The Financial Impact of Homeschooling Your Child


Until recently, the decision to homeschool typically involved just the needs of parents and their children. But with the growing health crisis of COVID-19, many parents are making decisions based on health and safety, rather than educational, social, or religious needs. 

For some, the decision to homeschool your children is still a choice, but for others, school districts have decided to start the school year with full-time remote learning, which can share many of the same considerations as traditional homeschooling.

Regardless of your particular reasons, one thing is for sure: Many parents want to know what type of financial impact is expected and how they should prepare and budget for the school year ahead. The good news? About 3 to 4% of school-age children in the United States are homeschooled each year. This means we have access to a lot of expertise and advice. 

To get a better idea of how much it costs to homeschool, we looked at online surveys and information from established homeschool sites as well as input from two families: one that homeschooled two children—grades K-12, and one that decided to homeschool their children for the upcoming school year because of COVID-19. 

Common Questions From Parents

Parents have a lot of questions about how to make this all work. Some of the more common concerns about the cost of homeschooling include:

  • What type of financial impact is expected?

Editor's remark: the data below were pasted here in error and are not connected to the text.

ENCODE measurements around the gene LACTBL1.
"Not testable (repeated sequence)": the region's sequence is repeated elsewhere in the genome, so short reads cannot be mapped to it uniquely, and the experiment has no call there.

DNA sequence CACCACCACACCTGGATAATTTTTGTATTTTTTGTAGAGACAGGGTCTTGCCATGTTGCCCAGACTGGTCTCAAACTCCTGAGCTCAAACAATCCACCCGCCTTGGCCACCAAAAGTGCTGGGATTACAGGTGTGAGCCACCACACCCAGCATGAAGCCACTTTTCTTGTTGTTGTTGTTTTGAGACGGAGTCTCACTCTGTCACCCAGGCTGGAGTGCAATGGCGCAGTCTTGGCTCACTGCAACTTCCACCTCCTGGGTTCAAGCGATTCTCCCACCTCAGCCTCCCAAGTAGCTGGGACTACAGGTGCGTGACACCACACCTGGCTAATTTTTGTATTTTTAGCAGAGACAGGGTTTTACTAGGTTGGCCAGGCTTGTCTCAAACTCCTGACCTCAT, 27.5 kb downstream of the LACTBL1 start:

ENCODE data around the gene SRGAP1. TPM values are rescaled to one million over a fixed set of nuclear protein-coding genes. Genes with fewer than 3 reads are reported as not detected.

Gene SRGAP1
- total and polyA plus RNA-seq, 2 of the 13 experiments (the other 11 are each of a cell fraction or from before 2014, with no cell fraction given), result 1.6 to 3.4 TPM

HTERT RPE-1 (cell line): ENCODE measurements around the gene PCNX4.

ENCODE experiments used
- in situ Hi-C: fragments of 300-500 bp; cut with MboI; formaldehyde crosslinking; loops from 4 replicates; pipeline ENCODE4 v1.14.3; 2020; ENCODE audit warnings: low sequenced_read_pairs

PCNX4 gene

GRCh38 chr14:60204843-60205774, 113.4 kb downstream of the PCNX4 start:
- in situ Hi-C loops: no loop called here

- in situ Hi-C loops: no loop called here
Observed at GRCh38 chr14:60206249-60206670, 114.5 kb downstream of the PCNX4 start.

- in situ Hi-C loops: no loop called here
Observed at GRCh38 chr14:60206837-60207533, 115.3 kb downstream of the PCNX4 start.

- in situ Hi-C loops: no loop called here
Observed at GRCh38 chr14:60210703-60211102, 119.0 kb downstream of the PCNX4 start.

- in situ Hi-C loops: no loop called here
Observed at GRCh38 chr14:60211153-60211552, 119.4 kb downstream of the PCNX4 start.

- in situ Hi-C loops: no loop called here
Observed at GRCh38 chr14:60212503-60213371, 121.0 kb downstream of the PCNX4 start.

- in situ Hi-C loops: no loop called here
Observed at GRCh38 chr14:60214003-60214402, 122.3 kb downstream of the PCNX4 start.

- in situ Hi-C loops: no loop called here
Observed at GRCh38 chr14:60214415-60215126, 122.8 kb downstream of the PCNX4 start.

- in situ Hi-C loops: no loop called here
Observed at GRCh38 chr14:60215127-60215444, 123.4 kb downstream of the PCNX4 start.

• How should we budget? 
  • What happens when parents work while homeschooling?
  • How do you decide if you should stop working to dedicate time to this? 
  • Do you get tax breaks for homeschooling?

Although the answers to these questions depend on very personal situations, we found some general guidelines and average costs to help you get started. 

The Basics

To get started with homeschooling, you’ll need some necessary supplies including:

  • Curriculum and textbooks for each child 
  • Computer and other devices 
  • Internet access
  • School supplies such as pens, pencils, paper
  • Desk, chair, lamp
  • Field trips and supplemental activities

The total cost of homeschooling with the following core items will run you about $700 to $1,800 per child, according to Time4Learning

Cost of Curriculum

Choosing a curriculum will likely be the most time-consuming part of this entire process. It will also be one of the most expensive—especially if you’re not hiring a private tutor or teacher.

According to the Home School Legal Defense Association, parents spend, on average, anywhere from $50 to $500 per student on the curriculum. The cheapest approach, they say, is $50 to $100 per student, moderate is $300 to $500, and the most expensive is over $500. 

Denise Thomas, who homeschooled her two children K-12, says that although curriculum vendors offer curriculum guides and teacher manuals with all the bells and whistles, she found most of it unnecessary.